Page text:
Sunday, February 22, 2009

Singular Antiquity 9: Tzortzaki on Virtual Reality

Virtual reality is eye candy capable of seducing even the most serious of academics. Its resemblance to contemporary media (video games, animation, cartoons) makes it useful in teaching heritage to young students. "The Journey through Ancient Miletus" had such pedagogical objectives when displayed in the virtual reality theater of the Foundation of the Hellenic World. This private non-profit cultural organization is funded by Greek businessman Lazaros Efraimoglou, who founded the center in 1993. As its Greek name makes more evident, Κέντρο Μείζονος Ελληνισμού, the organization is committed to the dissemination of a Greater Greece, both chronologically and geographically. Its focus on the Hellenism of Asia Minor, for example, is evident. Given a state monopoly on archaeology, the Foundation of the Hellenic World is idiosyncratic. Virtual reality has been one of its strategic objectives, including the Tholos, an IMAX-type of theater, where a virtual reconstruction of Miletus (in Asia Minor, Turkey) was displayed.

The Foundation's Digital Miletus is the subject of Delia Tzortzaki's essay,
The Chronotopes of the Hellenic Past: Virtuality, Edutainment, Ideology," in Singular Antiquity: Archaeology and Hellenic Identity in Twentieth-Century Greece, ed. Dimitris Damaskos and Dimitris Plantzos (Athens, 2008) pp. 141-161. The article situates virtual heritage in theoretical debates over reality, narrative and ideology. Although a little convoluted in its social-scientific vocabulary (diagrams, cognitive concepts, invented vocabularies), the essay lays out all the ramifications of such a project. Unfortunately, the author does not bring into her essay any comparative material outside of Greece. The most direct examples that come to mind are reconstructions by the Getty Museum (Trajan's Forum) and James Packard (Pompey's Theater). These are examples that have scholarly ramifications with the weight of proof and the risk of criticism. What seems to be missing in the Miletus reconstruction is the element of scholarly authorship and accountability. One nice thing about the Foundation of the Hellenic World is that it has given jobs to a large number of unemployed Greek archaeologists. But as employees, I am afraid that they may have receded too much into the background and lost their voice; but you can't cut the hand that feeds you.

The Foundation of the Hellenic World is currently exhibiting a virtual reconstruction of the Athenian Agora. It would be interesting to hear whether Tzortzaki would disucss Athens differently from Miletus. Unlike Miletus, Athens has been the subject of a long tradition of fantastic reconstructions. Some would argue that modern Athens itself is a virtual reenactment of classical Athens. Leo von Klenze's drawings of the Athenian Agora speak the same language as the virtual reconstruction, except that von Klenze got a chance to materialize Athens (and Munich). Unlike Miletus, Athens has been a phantasmagoric topos. Like Rome and Pompei, Athens enters international dreams (from Neoclassicism to Hollywood). Personally, I find the virtual activities of the Foundation of the Hellenic World slightly unoriginal, mimicking western museums (like the Getty), using expensive computer software (that state organizations cannot afford to pay licenses for) and plugging into visual languages already defined by the discipline of animation (Silicon Valley). The Athenian Agora has been the subject of archaeological investigation by the American School since 1931. John Camp (excavation director) and Richard Anderson (project architect) were consulted in the reconstruction. I would be curious to know about the interface between archaeologist, architect and programmer. But these are issues at the input not the output of virtual reality. Tzortzaki gives us much food for thought for the output.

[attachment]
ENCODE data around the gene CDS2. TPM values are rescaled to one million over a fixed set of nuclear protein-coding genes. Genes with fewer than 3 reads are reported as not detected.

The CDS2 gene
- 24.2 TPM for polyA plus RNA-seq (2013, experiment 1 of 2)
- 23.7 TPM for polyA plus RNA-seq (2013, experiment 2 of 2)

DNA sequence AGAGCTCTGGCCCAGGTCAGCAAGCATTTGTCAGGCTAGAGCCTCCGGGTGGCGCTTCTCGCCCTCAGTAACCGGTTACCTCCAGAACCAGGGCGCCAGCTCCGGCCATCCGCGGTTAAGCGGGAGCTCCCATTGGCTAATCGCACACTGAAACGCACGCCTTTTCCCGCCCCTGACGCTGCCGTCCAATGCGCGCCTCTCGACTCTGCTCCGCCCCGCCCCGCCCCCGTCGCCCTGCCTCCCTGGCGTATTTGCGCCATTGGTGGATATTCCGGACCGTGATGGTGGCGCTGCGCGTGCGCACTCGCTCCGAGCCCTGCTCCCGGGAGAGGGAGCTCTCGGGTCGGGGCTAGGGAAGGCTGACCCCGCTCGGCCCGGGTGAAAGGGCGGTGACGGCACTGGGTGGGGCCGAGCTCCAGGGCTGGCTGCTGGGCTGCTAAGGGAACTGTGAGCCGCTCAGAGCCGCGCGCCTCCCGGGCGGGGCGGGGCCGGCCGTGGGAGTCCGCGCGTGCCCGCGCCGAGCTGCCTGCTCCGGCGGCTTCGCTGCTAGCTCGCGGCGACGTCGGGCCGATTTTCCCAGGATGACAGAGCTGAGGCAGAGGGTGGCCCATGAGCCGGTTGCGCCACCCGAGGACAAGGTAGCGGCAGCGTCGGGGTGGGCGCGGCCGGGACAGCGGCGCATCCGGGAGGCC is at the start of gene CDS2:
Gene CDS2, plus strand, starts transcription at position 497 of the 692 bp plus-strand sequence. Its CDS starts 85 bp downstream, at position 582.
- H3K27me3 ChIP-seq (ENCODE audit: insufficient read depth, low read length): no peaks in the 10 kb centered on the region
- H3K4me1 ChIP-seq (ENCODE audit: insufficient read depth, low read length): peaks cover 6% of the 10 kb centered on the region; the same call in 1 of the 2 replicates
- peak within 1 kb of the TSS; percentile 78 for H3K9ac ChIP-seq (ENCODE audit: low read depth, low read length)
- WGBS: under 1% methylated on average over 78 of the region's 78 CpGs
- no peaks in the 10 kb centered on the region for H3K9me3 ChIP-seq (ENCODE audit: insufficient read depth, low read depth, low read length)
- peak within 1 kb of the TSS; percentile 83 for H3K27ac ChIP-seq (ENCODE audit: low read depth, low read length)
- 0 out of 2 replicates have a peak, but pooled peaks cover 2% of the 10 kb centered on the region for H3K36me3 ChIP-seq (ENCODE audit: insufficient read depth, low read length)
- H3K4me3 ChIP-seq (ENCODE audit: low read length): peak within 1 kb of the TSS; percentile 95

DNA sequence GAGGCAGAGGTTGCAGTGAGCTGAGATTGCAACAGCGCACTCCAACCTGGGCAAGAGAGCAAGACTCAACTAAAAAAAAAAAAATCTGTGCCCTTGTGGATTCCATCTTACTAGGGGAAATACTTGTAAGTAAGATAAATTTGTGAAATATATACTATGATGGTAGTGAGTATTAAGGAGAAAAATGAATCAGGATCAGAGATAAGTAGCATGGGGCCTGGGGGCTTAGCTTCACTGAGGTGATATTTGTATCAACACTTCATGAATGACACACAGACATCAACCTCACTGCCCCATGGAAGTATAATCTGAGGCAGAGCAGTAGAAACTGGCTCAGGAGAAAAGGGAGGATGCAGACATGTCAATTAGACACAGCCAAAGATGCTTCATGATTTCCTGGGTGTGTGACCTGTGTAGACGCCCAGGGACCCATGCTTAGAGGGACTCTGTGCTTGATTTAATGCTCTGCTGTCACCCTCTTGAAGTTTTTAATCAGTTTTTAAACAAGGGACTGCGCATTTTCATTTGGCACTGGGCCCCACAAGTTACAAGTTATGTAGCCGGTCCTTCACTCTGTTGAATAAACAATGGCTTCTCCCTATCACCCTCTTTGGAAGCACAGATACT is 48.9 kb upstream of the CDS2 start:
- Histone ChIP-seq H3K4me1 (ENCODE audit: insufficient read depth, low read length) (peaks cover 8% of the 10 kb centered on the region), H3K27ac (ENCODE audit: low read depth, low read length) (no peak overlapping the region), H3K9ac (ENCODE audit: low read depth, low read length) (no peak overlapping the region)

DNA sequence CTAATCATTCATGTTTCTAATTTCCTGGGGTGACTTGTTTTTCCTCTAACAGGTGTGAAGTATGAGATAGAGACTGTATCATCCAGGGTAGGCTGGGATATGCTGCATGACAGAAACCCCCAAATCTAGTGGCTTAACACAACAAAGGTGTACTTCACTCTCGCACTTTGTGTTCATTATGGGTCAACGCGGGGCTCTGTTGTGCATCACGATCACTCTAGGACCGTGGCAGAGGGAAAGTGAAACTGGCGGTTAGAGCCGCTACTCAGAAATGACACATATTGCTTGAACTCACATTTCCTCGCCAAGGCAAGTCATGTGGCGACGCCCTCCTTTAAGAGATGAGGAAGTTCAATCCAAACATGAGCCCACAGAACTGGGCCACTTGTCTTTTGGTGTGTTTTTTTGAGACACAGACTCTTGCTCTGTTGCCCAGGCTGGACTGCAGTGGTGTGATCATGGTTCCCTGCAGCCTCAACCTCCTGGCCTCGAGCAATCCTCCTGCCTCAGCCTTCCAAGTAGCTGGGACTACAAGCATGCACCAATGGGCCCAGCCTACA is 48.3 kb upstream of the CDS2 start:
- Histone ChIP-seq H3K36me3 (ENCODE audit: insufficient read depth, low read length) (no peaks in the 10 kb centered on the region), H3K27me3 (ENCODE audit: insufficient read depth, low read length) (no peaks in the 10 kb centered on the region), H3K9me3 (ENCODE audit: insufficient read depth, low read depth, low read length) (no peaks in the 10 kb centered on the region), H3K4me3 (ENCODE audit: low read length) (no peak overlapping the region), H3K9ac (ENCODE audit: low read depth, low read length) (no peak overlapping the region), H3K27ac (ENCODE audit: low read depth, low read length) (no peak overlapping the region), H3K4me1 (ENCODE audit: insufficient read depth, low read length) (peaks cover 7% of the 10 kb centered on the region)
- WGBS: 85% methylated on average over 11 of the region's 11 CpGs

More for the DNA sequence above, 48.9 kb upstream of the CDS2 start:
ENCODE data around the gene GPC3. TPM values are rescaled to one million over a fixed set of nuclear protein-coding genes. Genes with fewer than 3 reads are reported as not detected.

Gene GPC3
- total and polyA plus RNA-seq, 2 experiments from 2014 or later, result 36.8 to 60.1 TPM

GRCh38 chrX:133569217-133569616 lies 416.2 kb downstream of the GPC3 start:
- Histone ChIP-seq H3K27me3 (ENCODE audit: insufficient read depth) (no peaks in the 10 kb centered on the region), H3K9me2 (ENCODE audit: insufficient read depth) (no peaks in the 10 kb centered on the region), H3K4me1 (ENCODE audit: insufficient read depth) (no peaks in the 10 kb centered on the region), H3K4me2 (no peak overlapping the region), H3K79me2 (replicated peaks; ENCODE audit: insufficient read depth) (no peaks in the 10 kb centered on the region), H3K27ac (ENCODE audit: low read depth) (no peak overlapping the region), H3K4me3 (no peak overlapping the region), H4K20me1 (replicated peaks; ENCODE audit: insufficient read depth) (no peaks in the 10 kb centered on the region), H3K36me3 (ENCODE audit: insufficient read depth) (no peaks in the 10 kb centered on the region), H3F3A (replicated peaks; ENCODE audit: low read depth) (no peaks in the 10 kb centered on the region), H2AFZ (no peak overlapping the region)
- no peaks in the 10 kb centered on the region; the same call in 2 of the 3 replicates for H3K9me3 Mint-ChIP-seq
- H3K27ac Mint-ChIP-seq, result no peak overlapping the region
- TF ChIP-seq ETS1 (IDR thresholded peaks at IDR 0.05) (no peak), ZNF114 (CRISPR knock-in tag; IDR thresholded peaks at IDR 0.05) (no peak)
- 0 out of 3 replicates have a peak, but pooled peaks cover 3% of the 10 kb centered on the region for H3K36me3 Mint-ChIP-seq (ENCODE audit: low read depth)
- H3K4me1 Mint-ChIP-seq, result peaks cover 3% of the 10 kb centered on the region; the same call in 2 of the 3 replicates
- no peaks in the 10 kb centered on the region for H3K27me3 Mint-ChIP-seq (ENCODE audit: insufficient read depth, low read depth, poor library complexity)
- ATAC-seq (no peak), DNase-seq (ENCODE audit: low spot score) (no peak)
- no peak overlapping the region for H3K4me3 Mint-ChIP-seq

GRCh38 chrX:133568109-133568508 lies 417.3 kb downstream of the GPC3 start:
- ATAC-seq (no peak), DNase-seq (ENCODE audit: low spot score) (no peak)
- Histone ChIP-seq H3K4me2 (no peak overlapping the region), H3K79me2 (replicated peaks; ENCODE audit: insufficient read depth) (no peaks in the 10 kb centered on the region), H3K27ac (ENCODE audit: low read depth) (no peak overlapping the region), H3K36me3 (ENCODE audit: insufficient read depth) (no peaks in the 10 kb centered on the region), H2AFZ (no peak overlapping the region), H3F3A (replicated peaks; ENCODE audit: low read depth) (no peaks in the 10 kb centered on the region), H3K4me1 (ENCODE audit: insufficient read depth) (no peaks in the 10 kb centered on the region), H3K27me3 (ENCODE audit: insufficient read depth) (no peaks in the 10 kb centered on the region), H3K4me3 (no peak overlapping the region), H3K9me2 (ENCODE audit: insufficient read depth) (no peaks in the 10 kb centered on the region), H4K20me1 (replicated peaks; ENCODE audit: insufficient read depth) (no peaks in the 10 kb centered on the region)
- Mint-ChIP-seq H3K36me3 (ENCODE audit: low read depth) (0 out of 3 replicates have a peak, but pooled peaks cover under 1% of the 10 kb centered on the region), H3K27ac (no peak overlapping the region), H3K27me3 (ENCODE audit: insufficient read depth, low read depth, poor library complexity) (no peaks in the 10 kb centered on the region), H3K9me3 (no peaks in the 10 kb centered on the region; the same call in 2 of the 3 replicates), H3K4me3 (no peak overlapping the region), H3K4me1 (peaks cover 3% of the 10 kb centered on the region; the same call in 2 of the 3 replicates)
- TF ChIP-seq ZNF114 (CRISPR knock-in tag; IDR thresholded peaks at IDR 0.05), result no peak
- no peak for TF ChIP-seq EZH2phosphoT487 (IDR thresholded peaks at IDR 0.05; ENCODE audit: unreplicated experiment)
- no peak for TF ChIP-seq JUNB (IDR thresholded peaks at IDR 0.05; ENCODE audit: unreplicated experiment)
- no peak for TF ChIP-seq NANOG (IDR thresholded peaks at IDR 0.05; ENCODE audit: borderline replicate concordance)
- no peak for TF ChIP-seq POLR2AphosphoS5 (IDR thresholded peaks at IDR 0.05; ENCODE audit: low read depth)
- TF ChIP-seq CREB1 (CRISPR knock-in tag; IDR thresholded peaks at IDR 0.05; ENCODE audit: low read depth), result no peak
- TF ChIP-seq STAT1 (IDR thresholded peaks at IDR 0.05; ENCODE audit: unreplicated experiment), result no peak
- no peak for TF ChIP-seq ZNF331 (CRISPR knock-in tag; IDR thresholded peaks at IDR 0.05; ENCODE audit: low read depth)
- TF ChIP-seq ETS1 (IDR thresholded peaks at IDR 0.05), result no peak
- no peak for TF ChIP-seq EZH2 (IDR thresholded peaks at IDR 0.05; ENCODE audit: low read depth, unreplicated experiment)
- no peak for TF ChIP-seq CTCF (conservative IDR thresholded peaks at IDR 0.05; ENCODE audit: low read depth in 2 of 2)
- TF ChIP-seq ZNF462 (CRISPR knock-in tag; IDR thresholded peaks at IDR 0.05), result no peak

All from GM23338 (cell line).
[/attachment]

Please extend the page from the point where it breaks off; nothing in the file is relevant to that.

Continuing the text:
Digital reconstructions of Miletus or Athens will soon become undermined by the monolith of Google. Just as Google is digitizing every book in the world, it is also venturing into historical reconstructions. Rome is first. For nearly 30 years,
Bernard Frischer (University of Virginia) has been consulting with Google's first historical city. The first version contains 7,000 buildings, 250 of which are extremely detailed (based on 1:1 scale models built at the labs of UCLA). The Rome Reborn project, of course, has its 3D predecessor in the model of Rome at the age of Constantine, housed in the EUR Museum. Unlike digital Miletus and digital Agora, Google's model will be the subject of criticism and improvement. "The great thing about digital technology," said Frischer, is that it can be updated constantly and "supports different opinions." Dissent of opinion about Greece culture does not seem to be the Foundation of the Hellenic World's primary mission. For more information about Google's venture, see Elisabetta Povoledo, "Exploring Old Rome without Air (or Time) to Travel," The New York Times (Nov. 13, 2008), p. C11.

For additional reviews from Singular Antiquity, see here.

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Kostis Kourelis

Philadelphia, PA, United States